Identity Theft

Stealing someone's credit card number is the easiest way to commit identity fraud. Thieves can find receipts left on tables in restaurants or in shopping bags, thrown away in a trash can or dumpster, or left behind at the gas pump.
Identity theft affects more than 600,000 people annually and accounted for 42 percent of all Federal Trade Commission (FTC) consumer fraud complaints in 2001. Approximately 43 percent of the more than 97,000 calls received on the FTC Identity Theft Hotline related to credit cards, including thieves opening unauthorized accounts or making charges on existing cards.
California passed the first law to thwart identity theft in 1999. It prohibits businesses from printing more than the last five digits of an account number. The law applies to any new cash register. Existing registers must be in compliance by Jan. 1, 2004. The law provides an exception for transactions in which the sole means of recording a person's credit card number is by handwriting or photocopying the card.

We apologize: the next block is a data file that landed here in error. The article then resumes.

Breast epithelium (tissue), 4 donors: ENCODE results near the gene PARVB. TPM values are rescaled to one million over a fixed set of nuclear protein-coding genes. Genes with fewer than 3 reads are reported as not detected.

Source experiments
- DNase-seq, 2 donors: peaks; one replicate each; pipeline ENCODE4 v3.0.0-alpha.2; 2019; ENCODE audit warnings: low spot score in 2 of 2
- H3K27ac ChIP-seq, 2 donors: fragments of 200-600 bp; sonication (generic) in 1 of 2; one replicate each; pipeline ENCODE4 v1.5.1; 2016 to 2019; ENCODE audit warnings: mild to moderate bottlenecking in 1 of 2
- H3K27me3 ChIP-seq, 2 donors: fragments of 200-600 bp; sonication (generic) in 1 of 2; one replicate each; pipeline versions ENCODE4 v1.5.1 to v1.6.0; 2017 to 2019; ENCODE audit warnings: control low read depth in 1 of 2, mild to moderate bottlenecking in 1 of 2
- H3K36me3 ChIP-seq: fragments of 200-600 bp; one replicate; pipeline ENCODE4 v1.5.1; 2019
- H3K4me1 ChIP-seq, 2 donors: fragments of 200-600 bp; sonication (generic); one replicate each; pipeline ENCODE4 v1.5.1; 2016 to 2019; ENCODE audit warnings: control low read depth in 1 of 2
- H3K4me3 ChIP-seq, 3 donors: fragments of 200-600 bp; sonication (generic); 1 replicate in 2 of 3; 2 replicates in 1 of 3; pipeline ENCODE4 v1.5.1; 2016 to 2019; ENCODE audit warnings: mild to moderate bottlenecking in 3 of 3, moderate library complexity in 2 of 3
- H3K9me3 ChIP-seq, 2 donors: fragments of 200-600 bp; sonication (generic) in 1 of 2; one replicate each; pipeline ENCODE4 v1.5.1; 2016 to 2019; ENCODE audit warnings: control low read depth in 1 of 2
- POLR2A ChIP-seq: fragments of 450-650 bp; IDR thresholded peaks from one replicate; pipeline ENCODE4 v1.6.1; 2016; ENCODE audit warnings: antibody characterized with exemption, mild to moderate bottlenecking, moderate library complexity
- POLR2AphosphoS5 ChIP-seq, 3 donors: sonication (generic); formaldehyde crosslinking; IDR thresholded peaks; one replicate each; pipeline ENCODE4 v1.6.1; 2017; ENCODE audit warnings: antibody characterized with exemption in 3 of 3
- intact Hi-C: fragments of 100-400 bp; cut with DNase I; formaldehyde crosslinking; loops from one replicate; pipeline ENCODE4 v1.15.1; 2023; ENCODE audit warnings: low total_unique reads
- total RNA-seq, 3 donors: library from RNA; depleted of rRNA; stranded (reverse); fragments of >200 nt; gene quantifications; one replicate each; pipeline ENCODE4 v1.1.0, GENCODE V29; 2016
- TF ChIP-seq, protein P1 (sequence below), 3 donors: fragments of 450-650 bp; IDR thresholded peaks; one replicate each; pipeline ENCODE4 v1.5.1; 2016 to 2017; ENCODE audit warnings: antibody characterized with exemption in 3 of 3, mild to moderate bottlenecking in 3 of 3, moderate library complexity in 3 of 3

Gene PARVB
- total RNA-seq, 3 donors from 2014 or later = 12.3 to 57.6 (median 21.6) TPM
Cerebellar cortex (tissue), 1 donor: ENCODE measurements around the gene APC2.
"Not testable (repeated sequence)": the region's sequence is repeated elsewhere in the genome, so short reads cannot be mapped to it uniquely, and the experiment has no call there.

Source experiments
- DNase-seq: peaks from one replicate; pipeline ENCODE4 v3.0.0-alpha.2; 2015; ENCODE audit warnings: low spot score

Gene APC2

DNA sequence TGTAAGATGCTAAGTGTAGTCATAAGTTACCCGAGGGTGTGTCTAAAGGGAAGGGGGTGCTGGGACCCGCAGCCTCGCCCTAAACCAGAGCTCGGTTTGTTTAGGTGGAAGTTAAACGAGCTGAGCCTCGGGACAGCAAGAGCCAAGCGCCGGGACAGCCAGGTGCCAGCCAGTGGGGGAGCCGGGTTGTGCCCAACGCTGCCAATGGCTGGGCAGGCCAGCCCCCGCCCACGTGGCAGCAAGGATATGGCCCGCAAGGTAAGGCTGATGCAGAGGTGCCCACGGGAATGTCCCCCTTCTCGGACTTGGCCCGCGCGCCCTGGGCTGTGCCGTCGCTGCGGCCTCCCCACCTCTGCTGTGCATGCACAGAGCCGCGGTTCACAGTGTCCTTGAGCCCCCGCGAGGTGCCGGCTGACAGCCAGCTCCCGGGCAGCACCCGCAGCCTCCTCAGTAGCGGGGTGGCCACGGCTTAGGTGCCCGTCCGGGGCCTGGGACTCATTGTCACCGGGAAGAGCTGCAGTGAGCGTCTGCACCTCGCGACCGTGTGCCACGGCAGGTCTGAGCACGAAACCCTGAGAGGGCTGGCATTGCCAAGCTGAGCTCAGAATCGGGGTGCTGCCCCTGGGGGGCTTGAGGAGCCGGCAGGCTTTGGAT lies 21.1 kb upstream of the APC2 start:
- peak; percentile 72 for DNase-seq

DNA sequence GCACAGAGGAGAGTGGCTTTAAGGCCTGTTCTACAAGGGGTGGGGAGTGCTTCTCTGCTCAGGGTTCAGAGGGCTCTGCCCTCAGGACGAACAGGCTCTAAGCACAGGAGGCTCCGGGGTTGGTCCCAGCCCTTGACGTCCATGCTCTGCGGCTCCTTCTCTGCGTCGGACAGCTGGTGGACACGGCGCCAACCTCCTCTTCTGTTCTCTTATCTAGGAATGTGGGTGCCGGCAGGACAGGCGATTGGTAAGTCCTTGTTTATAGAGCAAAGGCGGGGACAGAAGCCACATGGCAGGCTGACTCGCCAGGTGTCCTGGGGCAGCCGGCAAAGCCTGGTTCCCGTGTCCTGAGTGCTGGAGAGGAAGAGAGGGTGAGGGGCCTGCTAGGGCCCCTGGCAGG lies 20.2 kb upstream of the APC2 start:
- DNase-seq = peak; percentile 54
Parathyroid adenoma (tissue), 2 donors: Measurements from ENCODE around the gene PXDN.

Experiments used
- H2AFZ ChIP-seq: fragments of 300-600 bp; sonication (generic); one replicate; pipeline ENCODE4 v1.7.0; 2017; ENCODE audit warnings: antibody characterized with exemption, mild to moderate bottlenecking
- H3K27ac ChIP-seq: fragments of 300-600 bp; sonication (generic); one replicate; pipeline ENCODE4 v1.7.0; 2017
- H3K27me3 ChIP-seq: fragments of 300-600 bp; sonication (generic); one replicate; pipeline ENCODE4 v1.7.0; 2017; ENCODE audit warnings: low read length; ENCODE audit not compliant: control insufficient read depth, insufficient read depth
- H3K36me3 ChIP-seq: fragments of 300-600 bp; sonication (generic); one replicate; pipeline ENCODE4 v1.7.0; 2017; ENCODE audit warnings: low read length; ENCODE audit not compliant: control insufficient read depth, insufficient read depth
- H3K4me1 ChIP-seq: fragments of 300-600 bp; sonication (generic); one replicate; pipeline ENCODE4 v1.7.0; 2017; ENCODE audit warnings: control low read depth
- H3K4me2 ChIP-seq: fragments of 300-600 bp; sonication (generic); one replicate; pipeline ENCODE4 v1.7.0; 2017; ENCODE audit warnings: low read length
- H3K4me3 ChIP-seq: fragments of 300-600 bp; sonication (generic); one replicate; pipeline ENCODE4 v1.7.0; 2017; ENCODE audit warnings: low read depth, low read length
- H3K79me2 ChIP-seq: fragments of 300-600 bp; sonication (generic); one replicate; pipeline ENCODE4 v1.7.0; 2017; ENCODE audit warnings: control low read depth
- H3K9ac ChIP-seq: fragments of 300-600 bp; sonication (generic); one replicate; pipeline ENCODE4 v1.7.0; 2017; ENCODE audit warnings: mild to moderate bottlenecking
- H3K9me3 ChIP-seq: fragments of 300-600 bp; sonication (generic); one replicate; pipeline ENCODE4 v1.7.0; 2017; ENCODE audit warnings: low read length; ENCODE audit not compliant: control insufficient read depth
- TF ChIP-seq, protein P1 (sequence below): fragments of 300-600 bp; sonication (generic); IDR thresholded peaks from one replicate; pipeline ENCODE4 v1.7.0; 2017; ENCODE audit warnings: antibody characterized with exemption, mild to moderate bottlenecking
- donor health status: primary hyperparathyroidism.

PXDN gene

Today, seven more states--Arizona, Colorado, Florida, Louisiana, Maine, Virginia and Washington--have such laws. Arizona's law gives the attorney general the authority to investigate and enforce the law.
Louisiana retailers are liable to the cardholder for any damages and expenses, including attorney fees, incurred by unauthorized uses of the card. This damages clause "puts the teeth in the legislation," says Representative Daniel T. Flavin, bill sponsor.
Legislation is pending in Delaware, Illinois, Kansas, Kentucky, Maryland, Nebraska, New York, Oklahoma, Rhode Island and Wisconsin. Similar legislation is also pending on the federal level.